The host of the virtual event was @canterburywine, who got the ball rolling with an eye-opener: "Half of the wine country in Morocco is on same latitude as Santa Barbara! Not THAT far south!" She continued, noting that Morocco is "the only country besides Spain and France to have both Atlantic and Mediterranean influences. Diverse terroirs make Morocco an ideal place for creating high quality wines and it’s what sets it apart from other North African countries. 25 different kinds of wine grapes are cultivated in Morocco."

The winery employs sustainable farming practices, with no herbicides or fungicides used, and all plowing and weeding is done strictly by hand. Our event leader noted that most of the field work is done by women.

I want to thank the importer, Nomadic Distribution, for making this wine available in the US. I know that people are usually hard-pressed to break out of their routine. It’s not hard to imagine average folks pushing the glass away when they are told the wine was made in Morocco. But you and I are not average, are we? Pop the cork and let’s get on the road to Morocco!

The 2014 Ouleb Thaleb Moroccan White Blend is made from 60% Faranah grapes and 40% Clairette, aged in stainless steel tanks.  The Faranah grape is indigenous to Morocco, but the Clairette is French, probably a holdover from the country's days as a French colony. In fact, when phylloxera devastated the French vineyards, they looked to Morocco as a good place to grow grapes. Our virtual host pointed out that we are lucky to have the Faranah grape still around today. "This is the ONLY native grape from Morocco," she says. "Native grapes were uprooted in the seventh century." Alcohol in this wine is quite restrained at only 13% abv. It retails for $14.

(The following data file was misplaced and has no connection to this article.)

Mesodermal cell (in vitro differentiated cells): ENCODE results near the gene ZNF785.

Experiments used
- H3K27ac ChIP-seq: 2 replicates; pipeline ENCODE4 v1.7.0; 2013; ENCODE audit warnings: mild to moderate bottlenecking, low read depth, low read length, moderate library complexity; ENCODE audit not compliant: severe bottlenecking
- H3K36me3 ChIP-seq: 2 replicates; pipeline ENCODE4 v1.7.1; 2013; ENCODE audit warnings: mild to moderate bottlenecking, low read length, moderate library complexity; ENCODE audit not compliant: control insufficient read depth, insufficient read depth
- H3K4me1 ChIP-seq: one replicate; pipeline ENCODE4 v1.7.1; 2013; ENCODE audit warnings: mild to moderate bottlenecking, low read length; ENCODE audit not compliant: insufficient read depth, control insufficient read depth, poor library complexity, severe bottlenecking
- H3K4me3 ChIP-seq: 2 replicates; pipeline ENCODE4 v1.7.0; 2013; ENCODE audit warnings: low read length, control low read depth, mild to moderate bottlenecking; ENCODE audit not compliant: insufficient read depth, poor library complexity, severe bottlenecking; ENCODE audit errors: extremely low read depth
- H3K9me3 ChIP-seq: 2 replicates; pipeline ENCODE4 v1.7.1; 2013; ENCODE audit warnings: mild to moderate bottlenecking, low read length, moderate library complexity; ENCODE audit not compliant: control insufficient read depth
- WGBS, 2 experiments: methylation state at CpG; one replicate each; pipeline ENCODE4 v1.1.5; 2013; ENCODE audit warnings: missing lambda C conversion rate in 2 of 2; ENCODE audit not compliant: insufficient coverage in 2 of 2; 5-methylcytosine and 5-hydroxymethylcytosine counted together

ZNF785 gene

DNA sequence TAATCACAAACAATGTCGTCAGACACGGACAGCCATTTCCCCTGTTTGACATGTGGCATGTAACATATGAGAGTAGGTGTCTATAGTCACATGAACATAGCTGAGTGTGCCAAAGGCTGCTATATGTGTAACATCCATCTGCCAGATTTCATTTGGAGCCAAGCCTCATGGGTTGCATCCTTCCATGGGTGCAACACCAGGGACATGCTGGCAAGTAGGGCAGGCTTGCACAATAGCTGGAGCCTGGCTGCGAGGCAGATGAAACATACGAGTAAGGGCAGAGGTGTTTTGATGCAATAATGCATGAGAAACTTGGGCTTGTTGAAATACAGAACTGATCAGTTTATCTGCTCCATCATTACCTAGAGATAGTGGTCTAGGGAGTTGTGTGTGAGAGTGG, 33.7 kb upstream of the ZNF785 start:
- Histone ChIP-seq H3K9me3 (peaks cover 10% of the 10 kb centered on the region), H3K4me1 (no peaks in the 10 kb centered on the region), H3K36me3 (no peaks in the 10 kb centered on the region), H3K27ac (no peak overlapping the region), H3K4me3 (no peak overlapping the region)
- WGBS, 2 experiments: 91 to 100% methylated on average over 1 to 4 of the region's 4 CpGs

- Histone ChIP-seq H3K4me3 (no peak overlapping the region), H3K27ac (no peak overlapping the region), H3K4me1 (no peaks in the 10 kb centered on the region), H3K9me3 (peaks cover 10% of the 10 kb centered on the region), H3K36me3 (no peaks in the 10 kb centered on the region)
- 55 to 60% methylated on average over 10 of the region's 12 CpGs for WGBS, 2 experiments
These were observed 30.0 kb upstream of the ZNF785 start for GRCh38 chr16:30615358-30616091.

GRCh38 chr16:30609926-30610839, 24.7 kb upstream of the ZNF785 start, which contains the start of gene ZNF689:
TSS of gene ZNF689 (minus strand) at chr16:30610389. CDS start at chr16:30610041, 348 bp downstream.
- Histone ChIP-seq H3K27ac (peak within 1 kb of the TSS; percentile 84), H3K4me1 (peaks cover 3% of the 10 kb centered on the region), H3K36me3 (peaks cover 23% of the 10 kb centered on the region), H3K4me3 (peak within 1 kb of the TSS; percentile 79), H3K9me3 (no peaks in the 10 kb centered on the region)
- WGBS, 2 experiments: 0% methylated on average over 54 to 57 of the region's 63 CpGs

This pale golden wine smells inviting. The nose gives floral notes, grapefruit, apricot, and a grassy, minty herbal quality. The palate offers these items filtered through a wonderful bit of salinity. There is even a sense of the floral there, and the citrus notes lead directly to a refreshing acidity. I suspect this would be a great wine for someone who thinks Sauvignon Blanc is too grassy.

It would also be great for someone with a bowl of peel and eat shrimp in front of them. Salad pairings are a natural. I would love this with a grilled cheese and tomato sandwich.

The Ouled Thaleb Moroccan Sauvignon Blanc is all Sauvignon Blanc, 100%, fermented in stainless steel tanks and retailing for $18.

The wine has a grassy note, but it's not the high grassy note of New Zealand. It's not the grassiness you smell when you have just cut the grass. There is more of an herbal edge to it, like the smell you get when you are pulling up weeds. Does that clarify for you? Good. I think my palate is coming unhitched from my brain. What I think I'm getting at is, there's an earthy sense to the grassiness here. On the palate the tropical fruit is definitely shaded by earth. It gives a wonderful display of pineapple, citrus and apples with just the right amount of earthiness. This wine, too, is a great one for someone who thinks Sauvignon Blanc is too grassy.